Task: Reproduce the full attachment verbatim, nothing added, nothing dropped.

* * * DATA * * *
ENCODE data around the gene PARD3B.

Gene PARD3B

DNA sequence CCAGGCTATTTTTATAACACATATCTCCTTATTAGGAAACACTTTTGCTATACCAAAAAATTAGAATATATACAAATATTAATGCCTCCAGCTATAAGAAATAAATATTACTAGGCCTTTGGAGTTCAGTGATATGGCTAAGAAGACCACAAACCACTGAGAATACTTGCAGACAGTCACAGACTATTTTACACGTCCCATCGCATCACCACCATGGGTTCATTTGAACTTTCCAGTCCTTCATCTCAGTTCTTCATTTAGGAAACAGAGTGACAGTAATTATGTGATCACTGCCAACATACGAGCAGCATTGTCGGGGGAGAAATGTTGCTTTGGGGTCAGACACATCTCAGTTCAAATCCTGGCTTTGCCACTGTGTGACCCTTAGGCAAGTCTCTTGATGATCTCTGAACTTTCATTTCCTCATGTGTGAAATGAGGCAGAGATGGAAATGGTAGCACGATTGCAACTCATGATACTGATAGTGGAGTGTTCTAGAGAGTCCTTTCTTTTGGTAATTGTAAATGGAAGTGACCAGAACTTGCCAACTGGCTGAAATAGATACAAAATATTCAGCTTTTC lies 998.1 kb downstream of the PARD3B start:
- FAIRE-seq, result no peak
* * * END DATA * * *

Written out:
ENCODE data around the gene PARD3B.

Gene PARD3B

DNA sequence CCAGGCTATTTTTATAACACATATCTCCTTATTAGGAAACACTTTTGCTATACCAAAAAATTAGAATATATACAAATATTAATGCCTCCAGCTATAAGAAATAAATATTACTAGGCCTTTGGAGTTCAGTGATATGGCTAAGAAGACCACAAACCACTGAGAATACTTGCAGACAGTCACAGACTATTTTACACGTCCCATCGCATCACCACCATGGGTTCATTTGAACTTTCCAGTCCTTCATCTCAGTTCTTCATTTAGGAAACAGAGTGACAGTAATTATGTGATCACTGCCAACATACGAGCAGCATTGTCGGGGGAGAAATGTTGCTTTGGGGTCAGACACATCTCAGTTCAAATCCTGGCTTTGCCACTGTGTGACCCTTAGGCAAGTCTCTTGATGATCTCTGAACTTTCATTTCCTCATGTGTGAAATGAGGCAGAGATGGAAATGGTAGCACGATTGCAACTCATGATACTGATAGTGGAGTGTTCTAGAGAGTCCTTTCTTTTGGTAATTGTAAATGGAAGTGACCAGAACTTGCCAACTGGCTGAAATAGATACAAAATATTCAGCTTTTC lies 998.1 kb downstream of the PARD3B start:
- FAIRE-seq, result no peak